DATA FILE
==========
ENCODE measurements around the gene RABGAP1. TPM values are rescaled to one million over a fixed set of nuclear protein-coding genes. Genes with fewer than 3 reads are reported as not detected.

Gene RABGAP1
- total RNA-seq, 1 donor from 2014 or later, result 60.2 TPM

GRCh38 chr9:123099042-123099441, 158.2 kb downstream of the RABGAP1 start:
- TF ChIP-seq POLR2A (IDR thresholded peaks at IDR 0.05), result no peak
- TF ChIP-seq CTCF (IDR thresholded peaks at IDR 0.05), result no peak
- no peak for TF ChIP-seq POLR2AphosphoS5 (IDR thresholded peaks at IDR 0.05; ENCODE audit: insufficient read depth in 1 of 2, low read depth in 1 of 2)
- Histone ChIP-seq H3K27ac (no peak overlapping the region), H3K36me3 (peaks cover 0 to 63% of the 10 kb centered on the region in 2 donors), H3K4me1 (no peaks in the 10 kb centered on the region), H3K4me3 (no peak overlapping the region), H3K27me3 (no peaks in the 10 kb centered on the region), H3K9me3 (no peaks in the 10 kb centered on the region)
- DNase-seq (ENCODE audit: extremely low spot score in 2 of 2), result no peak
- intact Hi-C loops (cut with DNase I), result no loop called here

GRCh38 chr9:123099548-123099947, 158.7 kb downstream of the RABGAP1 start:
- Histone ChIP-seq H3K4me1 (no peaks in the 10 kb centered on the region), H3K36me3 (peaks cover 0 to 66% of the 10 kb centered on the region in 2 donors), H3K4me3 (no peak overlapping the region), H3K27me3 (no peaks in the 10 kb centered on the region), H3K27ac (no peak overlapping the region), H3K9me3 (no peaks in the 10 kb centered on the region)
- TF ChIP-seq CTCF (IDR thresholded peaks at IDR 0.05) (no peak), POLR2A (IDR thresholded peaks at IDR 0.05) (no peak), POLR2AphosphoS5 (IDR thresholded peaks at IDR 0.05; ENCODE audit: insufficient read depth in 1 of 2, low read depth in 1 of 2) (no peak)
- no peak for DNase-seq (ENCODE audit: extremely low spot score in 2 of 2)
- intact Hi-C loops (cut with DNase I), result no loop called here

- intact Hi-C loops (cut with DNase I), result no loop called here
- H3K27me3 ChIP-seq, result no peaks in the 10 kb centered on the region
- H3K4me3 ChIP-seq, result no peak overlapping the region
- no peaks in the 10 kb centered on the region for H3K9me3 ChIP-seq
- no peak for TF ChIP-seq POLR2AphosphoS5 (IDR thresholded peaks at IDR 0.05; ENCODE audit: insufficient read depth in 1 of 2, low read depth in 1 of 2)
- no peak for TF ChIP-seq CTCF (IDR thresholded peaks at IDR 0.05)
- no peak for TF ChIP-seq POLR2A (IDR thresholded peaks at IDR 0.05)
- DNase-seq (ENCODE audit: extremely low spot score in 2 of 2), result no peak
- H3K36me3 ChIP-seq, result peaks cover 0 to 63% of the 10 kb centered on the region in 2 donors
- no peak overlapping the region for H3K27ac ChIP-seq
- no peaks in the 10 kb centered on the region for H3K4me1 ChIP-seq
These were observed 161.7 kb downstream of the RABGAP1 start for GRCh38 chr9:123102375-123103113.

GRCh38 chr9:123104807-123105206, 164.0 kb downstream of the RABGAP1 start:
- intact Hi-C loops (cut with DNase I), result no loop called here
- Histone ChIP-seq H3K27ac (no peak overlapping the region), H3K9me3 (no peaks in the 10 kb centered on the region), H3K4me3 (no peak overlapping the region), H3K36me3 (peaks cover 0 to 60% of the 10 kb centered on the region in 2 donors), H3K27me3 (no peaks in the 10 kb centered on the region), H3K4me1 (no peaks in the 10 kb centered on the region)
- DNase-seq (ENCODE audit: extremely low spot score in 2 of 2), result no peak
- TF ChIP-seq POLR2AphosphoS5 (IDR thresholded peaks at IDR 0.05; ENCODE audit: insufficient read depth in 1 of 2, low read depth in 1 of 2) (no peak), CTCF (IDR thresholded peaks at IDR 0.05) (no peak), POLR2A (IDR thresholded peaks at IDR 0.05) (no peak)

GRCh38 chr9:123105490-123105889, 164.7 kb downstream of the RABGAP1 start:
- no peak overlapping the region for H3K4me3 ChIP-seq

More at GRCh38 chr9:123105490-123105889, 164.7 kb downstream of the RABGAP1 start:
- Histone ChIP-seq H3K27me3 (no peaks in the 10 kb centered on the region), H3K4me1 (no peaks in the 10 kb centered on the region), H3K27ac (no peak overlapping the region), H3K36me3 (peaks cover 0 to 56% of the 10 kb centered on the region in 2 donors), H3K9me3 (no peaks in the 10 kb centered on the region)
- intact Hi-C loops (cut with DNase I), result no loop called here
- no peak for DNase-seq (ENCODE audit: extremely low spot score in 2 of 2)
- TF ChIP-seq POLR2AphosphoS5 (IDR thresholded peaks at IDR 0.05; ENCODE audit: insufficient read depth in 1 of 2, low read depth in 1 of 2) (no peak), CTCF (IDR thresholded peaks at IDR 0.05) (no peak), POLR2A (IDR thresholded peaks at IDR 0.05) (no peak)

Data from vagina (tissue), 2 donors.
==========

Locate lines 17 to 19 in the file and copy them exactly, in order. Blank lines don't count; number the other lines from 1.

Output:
- H3K27me3 ChIP-seq, result no peaks in the 10 kb centered on the region
- H3K4me3 ChIP-seq, result no peak overlapping the region
- no peaks in the 10 kb centered on the region for H3K9me3 ChIP-seq